Parmy Olson, Forbes’ London bureau chief, has just completed a detailed history of Anonymous, Lulzsec and the origins of hacktivism. The book is now available on Amazon.
Olson’s approach? Write a fact-based chronicle detailing the history of hacktivism. The book reads like a cyber Bonnie and Clyde, only this rampage captures global attention. It’s an essential chronicle of hacktivism, shedding light one of the most important and influential subcultures in recent memory. Though there’s a lot about Anonymous and its genesis, the bulk is devoted to the splinter group Lulzsec. What you witness is just how an online movement comes to life, grows and ultimately implodes.
Olson’s account gives readers a lot to like and learn:
- The eccentric social dynamics in the hacking community. Many of us maybe familiar with innocuous cyber communities such as parent networks or advice groups. Hacking groups, by contrast, are a circus with a strange set of social rules and tribal dynamics. Few books capture this environment, but Olson shows it vividly. In one passage, she describes a female’s fate in hacker forums:
Females were a rare sight on image boards and hacking forums; hence the online catchphrase “There are no girls on the Internet,” and why posing as a girl has been a popular tactic for Internet trolls for years. But this didn’t spell an upper hand for genuine females. If they revealed their sex on an image board…they were often met with misogynistic comments…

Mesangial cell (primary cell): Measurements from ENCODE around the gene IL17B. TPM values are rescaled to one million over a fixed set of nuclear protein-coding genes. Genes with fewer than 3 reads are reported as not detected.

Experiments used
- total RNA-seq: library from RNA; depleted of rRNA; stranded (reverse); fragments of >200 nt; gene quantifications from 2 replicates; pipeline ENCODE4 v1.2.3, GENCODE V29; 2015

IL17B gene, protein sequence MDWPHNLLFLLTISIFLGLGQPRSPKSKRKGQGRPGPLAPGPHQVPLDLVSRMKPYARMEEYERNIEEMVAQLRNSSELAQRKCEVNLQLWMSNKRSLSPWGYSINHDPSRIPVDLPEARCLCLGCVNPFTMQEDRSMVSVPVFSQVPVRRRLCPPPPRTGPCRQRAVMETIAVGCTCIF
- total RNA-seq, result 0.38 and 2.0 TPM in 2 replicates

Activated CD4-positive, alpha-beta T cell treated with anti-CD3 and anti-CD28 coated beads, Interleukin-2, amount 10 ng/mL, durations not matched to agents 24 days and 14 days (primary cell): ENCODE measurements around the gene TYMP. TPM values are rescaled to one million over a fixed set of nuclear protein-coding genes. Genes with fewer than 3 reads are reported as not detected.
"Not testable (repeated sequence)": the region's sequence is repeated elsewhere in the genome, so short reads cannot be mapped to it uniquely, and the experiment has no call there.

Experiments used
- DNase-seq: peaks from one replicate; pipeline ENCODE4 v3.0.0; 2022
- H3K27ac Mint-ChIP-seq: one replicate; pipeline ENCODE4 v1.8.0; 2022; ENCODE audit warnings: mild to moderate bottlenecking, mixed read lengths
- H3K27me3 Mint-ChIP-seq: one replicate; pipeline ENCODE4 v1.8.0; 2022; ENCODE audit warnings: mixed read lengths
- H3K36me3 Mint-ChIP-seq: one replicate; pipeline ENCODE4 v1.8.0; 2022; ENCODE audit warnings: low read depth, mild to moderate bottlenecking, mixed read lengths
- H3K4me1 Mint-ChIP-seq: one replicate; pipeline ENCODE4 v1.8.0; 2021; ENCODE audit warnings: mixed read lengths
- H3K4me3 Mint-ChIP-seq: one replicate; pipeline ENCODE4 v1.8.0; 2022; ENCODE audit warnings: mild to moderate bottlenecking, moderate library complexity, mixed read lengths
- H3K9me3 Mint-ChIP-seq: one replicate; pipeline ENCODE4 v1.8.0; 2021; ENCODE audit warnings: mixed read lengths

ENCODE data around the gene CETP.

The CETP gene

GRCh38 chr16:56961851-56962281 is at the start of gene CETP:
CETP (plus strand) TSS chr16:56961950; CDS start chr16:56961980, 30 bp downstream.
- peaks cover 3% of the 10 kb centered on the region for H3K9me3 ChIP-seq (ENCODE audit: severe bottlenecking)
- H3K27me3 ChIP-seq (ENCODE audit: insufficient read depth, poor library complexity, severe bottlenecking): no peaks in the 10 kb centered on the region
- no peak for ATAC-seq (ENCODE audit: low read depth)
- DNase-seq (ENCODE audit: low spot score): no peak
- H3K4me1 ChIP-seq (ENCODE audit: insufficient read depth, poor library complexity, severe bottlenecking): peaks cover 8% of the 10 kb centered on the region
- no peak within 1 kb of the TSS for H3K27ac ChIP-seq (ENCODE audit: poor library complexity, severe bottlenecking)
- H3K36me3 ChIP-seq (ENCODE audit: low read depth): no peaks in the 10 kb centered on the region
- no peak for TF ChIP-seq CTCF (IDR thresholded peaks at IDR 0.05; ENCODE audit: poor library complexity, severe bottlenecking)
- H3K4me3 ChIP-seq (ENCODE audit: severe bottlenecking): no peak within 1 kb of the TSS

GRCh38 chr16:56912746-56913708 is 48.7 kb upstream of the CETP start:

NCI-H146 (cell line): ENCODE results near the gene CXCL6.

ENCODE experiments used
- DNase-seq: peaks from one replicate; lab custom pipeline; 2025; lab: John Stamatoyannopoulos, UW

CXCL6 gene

- The language. One of the great joys of reading Keith Richard’s Life are the Keithisms (e.g., Mick Jagger is “that bitch Brenda”). Like Keith, the dialect of hacking can be amusing. But there is a much less humorous side. Many of the dialogues quoted by Olsen show how Turrets’ Syndrome has become a prerequisite for hacking with IRCs full of homophobic, sexist, and vulgar language.
- How to mint a hacker. Nearly every hacker profiled by Olson has a seriously dysfunctional upbringing. Sabu, for example, grew up with drug dealer parents while one of the UK-based hackers found solace in online communities when transplanted to a barren rock in the Shetlands. Olson very nicely details how wayward souls always seem to find camaraderie online.
- How hacking works. Olson describes the process of hacking with several anecdotes—some technical. For example, Lulzsec hacker “Kayla’s” technical recipe for anonymity is quite interesting:
Kayla was obsessive about hiding her identity, which was why Topiary later called her the ninja. She rotated her passwords almost daily. She claimed to keep all her data on a tiny microSD card, and she kept her operating system on a single USB stick that used to boot up her netbook.
But not everything about hacking will make your eyes roll. For instance, one of the best recommendations is much less technical. Kayla encourages her fellow hackers to use the King’s English in chat rooms. Using the spelling for “color,” for example, gives you away as an American. A safer choice? The more ubiquitous British spelling “colour.”
Unfortunately, Olson follows a pattern many journalists adopt when writing about hacking: describe the process and characters, but stop short of a deeper analysis. Though Olson’s chronicling of events is incredibly useful, connecting the dots on some key issues would be beneficial. Instead, the reader must draw conclusions themselves. It would be nice of some key questions would be answered, such as:
- How can someone identify and stop would-be hackers?
- How can enterprises block an Anonymous attack? The book includes some examples of Anonymous attacks gone awry, but what characteristics made these enterprises successful in blocking hacktivism?
- How did law enforcement succeed? What lessons can be learned?
Despite these issues, Olson has written a book that that is a must read for every security professional, law enforcement official or curious history buff.